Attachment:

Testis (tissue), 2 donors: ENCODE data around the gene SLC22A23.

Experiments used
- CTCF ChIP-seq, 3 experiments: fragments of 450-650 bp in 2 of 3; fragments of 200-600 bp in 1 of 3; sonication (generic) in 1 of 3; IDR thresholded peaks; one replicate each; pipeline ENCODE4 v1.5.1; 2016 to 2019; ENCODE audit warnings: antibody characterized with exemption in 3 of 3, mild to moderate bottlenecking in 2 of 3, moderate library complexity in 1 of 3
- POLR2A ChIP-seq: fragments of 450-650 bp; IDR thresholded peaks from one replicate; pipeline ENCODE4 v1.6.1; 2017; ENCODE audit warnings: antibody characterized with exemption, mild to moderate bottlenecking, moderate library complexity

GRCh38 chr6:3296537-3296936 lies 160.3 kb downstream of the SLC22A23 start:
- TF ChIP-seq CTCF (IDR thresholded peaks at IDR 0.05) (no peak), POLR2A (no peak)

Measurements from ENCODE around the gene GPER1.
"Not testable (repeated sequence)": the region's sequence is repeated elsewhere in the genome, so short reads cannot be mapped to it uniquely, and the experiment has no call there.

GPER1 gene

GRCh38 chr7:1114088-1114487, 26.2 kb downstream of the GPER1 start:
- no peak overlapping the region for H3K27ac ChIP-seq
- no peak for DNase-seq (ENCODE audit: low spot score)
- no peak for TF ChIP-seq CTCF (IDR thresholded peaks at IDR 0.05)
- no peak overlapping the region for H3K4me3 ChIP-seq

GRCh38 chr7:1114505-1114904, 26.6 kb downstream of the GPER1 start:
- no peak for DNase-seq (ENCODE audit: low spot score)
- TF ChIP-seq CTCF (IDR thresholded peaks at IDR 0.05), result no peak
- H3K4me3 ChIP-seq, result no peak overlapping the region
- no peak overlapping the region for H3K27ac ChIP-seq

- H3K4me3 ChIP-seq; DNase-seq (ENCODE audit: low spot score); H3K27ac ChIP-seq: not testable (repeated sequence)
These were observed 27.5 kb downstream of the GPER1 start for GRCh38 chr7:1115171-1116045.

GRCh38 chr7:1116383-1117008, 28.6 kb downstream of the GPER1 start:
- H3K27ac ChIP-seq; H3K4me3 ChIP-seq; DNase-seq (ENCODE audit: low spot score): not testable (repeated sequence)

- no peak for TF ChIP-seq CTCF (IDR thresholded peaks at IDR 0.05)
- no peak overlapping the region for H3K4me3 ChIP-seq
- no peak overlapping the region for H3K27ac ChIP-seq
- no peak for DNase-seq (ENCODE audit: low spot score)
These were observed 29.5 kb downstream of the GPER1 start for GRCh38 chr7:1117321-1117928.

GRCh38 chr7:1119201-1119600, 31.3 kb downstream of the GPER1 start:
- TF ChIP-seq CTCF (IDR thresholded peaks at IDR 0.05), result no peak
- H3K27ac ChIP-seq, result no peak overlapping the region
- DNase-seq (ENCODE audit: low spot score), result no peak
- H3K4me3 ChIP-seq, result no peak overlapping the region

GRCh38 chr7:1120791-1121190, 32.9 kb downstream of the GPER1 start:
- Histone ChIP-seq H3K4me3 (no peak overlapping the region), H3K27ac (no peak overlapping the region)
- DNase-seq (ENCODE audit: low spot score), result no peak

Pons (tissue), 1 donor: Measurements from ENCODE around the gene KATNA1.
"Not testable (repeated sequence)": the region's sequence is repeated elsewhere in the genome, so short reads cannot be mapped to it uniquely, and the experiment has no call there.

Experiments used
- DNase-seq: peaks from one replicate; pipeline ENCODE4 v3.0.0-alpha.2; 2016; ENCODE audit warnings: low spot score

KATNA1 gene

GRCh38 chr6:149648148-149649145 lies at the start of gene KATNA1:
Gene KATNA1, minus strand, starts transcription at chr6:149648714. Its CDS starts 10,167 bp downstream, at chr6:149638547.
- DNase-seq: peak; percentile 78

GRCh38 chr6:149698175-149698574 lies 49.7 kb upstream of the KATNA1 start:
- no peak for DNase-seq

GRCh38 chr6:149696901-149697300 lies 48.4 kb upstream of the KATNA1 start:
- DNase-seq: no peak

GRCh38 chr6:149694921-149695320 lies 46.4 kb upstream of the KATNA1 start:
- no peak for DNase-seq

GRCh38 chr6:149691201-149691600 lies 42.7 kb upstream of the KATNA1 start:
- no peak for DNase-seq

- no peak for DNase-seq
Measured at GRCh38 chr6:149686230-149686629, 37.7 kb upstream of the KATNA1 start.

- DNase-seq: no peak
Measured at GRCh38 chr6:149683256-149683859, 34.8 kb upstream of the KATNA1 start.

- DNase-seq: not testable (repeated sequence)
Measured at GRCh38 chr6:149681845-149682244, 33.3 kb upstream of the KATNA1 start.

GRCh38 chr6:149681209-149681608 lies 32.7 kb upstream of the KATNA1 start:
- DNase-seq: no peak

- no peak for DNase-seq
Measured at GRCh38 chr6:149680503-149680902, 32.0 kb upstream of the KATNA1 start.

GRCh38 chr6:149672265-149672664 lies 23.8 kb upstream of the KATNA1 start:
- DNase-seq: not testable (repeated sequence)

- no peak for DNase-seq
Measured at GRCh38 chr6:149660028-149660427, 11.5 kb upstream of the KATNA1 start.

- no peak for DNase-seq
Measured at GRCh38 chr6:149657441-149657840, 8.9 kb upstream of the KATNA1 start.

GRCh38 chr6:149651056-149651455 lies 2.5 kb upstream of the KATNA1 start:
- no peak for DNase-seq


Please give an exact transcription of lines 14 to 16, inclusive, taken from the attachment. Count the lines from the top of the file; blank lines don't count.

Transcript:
- no peak overlapping the region for H3K4me3 ChIP-seq

GRCh38 chr7:1114505-1114904, 26.6 kb downstream of the GPER1 start:
- no peak for DNase-seq (ENCODE audit: low spot score)